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Experience Life Magazine

Raw Chocolate-Coconut Macaroons

Chocolate and Valentine’s Day traditionally go hand-in-hand, and I couldn’t think of a better way to say “I love you,” dear readers, than by sharing one of my go-to treat recipes: Raw Chocolate-Coconut Macaroons.

Chocolate-Coconut Macaroons.

Chocolate-Coconut Macaroons.


(RELATED: Redefining Decadence With Gluten-Free Desserts)

These little chocolate bombs are a cinch to make, requiring just a handful of ingredients and zero time in the oven.

They’re also arguably a more nutritious option than many store-bought V-Day candies and desserts, which are often processed and preservative-laden. These are surprisingly not terrible for you — yay! — thanks to the well documented health benefits of the two main ingredients: coconut and cocoa.

Best of all, they’re delicious! Which is really the whole point of a treat, whether it’s a holiday or not.


Raw Chocolate-Coconut Macaroons


  • 2 cups unsweetened coconut (shredded or flakes)
  • 5 tbs. unsweetened cocoa powder
  • 2 tbs. coconut oil, melted
  • Honey, to taste (1-2 tbs. should do it)
  • 1/2 tsp. vanilla extract
  • Pinch of salt

Combine all the ingredients in a food processor until well mixed. You’ll end up up with a thick, somewhat oily, “dough.” Using a small spoon (or your fingers), scoop out the mixture and roll into small balls. Place the balls on baking sheet lined in wax paper and refrigerate until they set.

TELL US: What’s your favorite Valentine treat? Comment below or tweet us at @ExperienceLife. 

Maggie Fazeli Fard is an Experience Life staff writer. 

Experience Life Magazine

Field Notes: Hog, from Ranch to Table

Editorial Note: Experience Life staff writer Maggie Fazeli Fard was recently in Southwest Texas reporting on the proliferation of wild hogs in the state, their destructive environmental impact, and efforts to manage their numbers — primarily through organized, unlimited hog hunts. The hunts attract experienced hunters as well as novices with an interest in local food sourcing and the “ranch-to-table” experience. Maggie is sharing some of her reporting through the “Field Notes” series this week. Check out Part One and Part II, and find Part III below. 

A recurring theme during the hog hunt was maintaining respect for the animal — in life and in death. To that end, the trip included a butchery demonstration by Ross Flynn, a hog farmer and butcher from North Carolina.

“My goal is to make good meat more accessible without sacrificing animal welfare or the quality of the meat,” Flynn said, holding up a cross-section of a wild hog he’d shot on a Southwest Texas ranch the previous day. “One way to do that is to understand the different cuts and how to use them. Pork is more than Boston butt and sausage,” he promised.

Here are some of Flynn’s top tips for working with pork:

  • Wild hog vs. pasture-raised hog: The main difference is the belly. Pastured animals tend to be well fed and more sedentary that feral varieties and as a result they accumulate fat in the belly. This is perfect for applications such as pancetta and bacon. Wild hogs tend to be leaner, effectively eliminating hope of harvesting thick, center-cut bacon.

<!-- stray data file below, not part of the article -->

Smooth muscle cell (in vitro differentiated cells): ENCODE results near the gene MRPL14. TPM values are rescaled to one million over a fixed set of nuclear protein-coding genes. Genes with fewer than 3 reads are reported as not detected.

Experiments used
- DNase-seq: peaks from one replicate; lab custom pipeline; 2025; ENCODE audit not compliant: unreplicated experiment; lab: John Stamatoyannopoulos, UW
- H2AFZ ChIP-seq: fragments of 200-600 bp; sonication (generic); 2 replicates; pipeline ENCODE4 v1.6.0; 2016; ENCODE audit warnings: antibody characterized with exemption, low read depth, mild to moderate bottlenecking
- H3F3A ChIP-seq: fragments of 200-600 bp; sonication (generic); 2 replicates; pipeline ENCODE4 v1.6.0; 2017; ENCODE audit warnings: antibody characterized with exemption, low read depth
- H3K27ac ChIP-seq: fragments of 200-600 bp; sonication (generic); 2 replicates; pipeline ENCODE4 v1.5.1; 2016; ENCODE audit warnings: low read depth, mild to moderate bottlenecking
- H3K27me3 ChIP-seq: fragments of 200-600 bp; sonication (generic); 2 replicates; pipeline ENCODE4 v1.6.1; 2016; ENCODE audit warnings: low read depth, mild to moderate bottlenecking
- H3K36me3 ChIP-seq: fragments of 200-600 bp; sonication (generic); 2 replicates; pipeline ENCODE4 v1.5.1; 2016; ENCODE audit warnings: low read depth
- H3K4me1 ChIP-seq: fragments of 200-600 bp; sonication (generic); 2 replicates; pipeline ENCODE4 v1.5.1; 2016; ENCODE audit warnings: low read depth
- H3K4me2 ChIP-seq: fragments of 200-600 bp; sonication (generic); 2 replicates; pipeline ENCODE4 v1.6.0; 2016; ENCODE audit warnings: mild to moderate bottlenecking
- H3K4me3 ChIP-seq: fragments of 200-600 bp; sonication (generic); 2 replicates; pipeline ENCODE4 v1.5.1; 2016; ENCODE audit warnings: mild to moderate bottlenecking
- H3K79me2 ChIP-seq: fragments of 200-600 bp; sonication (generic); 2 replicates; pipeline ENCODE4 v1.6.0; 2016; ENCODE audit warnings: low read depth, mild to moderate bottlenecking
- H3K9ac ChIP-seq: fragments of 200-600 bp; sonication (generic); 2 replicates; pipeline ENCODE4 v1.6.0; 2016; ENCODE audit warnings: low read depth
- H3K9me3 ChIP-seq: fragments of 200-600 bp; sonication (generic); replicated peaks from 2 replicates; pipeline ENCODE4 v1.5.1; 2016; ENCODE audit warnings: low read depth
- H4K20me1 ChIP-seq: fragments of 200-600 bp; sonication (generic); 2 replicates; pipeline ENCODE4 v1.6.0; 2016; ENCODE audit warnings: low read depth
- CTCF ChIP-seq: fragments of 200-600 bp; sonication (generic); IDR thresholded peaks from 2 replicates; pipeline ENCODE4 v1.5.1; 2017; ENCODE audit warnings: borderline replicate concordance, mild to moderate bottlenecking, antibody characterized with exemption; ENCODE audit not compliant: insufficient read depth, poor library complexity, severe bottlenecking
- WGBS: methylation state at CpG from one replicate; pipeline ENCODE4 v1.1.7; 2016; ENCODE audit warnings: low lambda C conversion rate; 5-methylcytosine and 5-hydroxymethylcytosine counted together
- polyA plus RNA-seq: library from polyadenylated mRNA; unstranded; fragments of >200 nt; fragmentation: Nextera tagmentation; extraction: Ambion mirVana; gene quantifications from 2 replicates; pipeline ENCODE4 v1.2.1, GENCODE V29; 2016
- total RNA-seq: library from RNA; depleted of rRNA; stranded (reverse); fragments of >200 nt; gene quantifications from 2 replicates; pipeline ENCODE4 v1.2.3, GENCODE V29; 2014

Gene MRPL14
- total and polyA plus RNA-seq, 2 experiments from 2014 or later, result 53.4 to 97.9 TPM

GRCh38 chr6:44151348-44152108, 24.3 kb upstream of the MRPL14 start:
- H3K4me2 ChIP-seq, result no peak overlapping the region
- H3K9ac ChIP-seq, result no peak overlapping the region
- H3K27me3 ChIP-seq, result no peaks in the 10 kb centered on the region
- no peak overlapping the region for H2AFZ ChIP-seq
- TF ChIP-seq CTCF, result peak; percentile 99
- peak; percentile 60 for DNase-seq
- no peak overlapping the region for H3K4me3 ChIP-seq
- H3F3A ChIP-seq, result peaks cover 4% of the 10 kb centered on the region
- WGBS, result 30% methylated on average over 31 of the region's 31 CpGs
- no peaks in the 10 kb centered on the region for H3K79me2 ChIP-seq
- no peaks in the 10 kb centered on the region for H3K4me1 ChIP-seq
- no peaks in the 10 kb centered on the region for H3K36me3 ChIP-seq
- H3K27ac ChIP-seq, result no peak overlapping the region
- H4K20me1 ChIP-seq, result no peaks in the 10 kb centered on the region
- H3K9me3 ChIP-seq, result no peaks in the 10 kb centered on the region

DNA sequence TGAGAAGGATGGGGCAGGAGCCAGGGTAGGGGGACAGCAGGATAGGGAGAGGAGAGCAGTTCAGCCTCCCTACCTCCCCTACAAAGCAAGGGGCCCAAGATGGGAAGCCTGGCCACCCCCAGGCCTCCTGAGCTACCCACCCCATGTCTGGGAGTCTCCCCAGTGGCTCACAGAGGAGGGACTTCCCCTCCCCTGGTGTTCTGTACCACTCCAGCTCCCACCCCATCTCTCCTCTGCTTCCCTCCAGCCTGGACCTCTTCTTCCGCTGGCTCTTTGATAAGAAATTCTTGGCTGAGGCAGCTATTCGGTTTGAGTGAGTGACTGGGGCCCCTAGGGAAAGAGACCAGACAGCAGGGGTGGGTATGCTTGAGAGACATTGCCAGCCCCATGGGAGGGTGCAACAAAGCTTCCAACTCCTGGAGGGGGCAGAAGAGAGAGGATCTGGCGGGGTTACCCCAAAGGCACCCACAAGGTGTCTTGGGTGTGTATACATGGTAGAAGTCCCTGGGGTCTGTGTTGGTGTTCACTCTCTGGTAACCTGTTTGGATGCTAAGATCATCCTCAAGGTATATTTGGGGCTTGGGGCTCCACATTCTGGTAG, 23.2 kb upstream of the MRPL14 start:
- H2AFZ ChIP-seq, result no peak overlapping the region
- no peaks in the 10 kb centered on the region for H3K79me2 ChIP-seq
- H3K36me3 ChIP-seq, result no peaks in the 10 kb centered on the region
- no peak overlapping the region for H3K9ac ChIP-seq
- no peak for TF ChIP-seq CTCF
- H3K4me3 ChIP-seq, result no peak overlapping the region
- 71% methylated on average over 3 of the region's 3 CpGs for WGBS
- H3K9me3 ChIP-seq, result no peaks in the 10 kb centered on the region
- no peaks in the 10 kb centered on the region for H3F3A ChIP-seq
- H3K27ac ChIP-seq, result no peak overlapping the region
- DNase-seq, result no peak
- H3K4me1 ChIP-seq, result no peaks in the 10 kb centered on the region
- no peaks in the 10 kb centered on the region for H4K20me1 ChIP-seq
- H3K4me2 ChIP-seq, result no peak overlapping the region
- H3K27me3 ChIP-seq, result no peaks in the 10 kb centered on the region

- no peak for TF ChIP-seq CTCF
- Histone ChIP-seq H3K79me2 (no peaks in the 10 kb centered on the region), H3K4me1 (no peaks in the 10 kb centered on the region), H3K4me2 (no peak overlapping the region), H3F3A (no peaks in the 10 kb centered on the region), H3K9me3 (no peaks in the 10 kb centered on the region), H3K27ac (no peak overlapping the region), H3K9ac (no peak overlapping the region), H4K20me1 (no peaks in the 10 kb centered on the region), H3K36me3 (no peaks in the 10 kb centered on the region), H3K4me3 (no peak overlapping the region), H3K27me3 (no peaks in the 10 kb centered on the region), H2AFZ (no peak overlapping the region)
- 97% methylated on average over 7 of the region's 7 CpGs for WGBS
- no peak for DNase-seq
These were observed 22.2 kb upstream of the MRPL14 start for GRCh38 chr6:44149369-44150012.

• Embrace the cheap, tough cuts. The leg muscles are generally tougher because they are responsible for locomotion and constantly work, every day. The “center barrel,” or midsection, is considerably more tender — but, Flynn says, the tenderest cuts are often the most expensive and the least flavorful. “If you have teeth and you’re willing to use them, you don’t have to spend top dollar.” Try braising, slow-cooking, and super low-and-slow barbecue to break down tougher cuts, such as the shoulder.
  • Don’t overcook it. 145 degrees F is the ideal cooking temperature for pork. Flynn speculated that most people who dislike pork have only eaten it “overcooked” to 160 degrees or above.
  • The exception to that rule is barbecue. In this case, you want to raise the meat temperature to between 190 and 200 degrees “very, very, very slowly,” he says. “It could take 10, 12, even 24 hours to get there. That way the collagen is actually breaking down,” tenderizing the meat.
  • When in doubt, use white wine to cook the meat. “White wine and pork is magic,” Flynn says.

 Maggie Fazeli Fard is an Experience Life staff writer. 

Experience Life Magazine

Sofa Olympian (or, How to do a Tripod Scissors Kick)


Training hard for the Sofa Olympics

Watching winter Olympians push their bodies to the limits while I lay supine on my sofa has made me feel, well, if not lazy, at least not terrifically ambitious. Soooooo … now I’m watching ski jumping and ice dancing from side plank or while doing triceps pushups.

Yeah, I know what you’re thinking: Laine, can your body handle this strenuous workout? How can you hit your fifth pushup without collapsing? Do you wear a helmet when you do crow pose? I mean, did you see that female Slopestyler who cracked her helmet?!?!”

Join me in my quest to be the most decorated Sofa Olympian of all time. Here’s an easy-to-do-on-your-living-room-floor bodyweight exercise. (Spoiler alert: This is from a forthcoming, all-bodyweight core workout we’re doing in a future issue. Look for the full workout in a couple months!)

Tripod Scissors Kick

  1. Start in a plank position on your hands with your feet in a wide stance (the wider, the more challenging).
  2. Extend your right hip to lift your right foot off the floor, then move your right leg (still elevated) inward to hip width. Move your leg back outward, contracting your glute. Continue the movement for 40 seconds, then return your foot to the ground.
  3. Rest for 20 seconds, then repeat on the left side.

Do as many sets as desired before the ice dancing comes back on!

Modified version: Keep your feet at hip width and alternate lifting the left and right leg.

… And for even more ways to train, click here.

We are champions!